Insurance companies don't want to pay for your cyber losses

John Lande Iowa Banking Law Iowa Cybersecurity LawDickinson Law Des Moines, Iowa

Posted on 08/30/2016 at 12:00 AM by John Lande

This blog has been following litigation between insurance companies and their insureds over who is responsible for paying for losses from cyber-attacks. In one case, the court ruled that a financial institution’s bond covered cyber-attack losses, while in another case a court ruled that a “cyber policy” did not cover cyber-attack losses.

There has been a flurry of other lawsuits between insureds and their policy providers over cyber-attack losses. Many of the cases involve a threat that this blog has previously covered known as email ghosting. In an email ghosting scheme fraudsters will mimic emails from members of an organization to convince employees to provide confidential information or transfer money to the fraudsters.

One recent example involved Medidata Solutions, Inc., a New York based company that works with biotechnology companies. Employee’s in Medidata’s accounts payable department received a series of emails from someone who claimed to be an executive at Medidata asking the employees to transfer money. The email put the employees in contact with someone who claimed to be a Medidata attorney. The fake attorney actually spoke on the phone with a Medidata employee and instructed the employee to send approximately $4.7 million to a bank account in China. After some initial reservation, three Medidata employees cooperated to initiate the transfer of funds. When the fraudsters made a second request for $4.8 million the employees finally called the executive the fraudsters were impersonating and the fraud was revealed.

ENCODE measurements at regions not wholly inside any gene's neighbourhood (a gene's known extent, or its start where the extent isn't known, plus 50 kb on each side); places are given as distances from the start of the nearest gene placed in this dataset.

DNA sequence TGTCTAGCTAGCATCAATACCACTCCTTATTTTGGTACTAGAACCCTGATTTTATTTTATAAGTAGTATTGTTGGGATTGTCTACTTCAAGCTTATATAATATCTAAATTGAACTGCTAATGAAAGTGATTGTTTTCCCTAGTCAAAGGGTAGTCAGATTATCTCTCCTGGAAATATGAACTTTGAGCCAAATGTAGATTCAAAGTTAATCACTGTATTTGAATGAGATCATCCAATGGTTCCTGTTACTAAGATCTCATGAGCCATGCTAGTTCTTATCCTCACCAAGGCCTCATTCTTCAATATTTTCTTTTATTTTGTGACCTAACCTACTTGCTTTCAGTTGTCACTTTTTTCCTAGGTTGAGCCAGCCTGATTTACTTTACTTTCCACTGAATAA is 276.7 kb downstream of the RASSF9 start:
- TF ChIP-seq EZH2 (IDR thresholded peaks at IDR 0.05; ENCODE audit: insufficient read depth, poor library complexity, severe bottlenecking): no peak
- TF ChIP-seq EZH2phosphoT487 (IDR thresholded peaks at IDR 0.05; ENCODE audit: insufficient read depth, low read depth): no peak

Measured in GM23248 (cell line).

Medidata made a claim against Federal Insurance Company under the “Computer, Fraud, Funds Transfer Fraud, or Forgery” clause of the insurance policy. Federal Insurance denied coverage.

The foundation of Federal Insurance’s argument is that the loss was not the result of a computer breach and that Medidata’s employees’ voluntary transferred money to the Chinese Bank. Federal Insurance primarily relies on two clauses of the policy for its argument.  

First, the policy provides that Federal Insurance is not liable for losses resulting from computer fraud committed by any of Medidata’s employees. Federal Insurance argues that if any fraud did occur in this case it was fraud committed by the employees because the employees were the ones to make the transfer.

Second, Federal Insurance argues that the employee’s conduct was an intervening cause of the loss. While the fraudsters were responsible for starting the events that led to the loss the employees could have stopped the fraud before it actually resulted in any loss. This argument is very similar to the argument made by the bond carrier in a case previously covered by this blog—State Bank of Bellingham v. BancInsure, Inc.

The case between Medidata and Federal Insurance is still in the early stages of litigation. However, it is a good example of the issues that can arise between an insured and an insurance company even when it looks like the insurance policy covers cyber-attack losses.  

The material in this blog is not intended, nor should it be construed or relied upon, as legal advice. Please consult with an attorney if specific legal information is needed.

 

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The material, whether written or oral (including videos) that is posted on the various blogs of Dickinson Law is not intended, nor should it be construed or relied upon, as legal advice. The opinions expressed in the various blog posting are those of the individual author, they may not reflect the opinions of the firm.  Your use of the Dickinson Law blog postings does NOT create an attorney-client relationship between you and Dickinson, Mackaman, Tyler & Hagen, P.C. or any of its attorneys.  If specific legal information is needed, please retain and consult with an attorney of your own selection.

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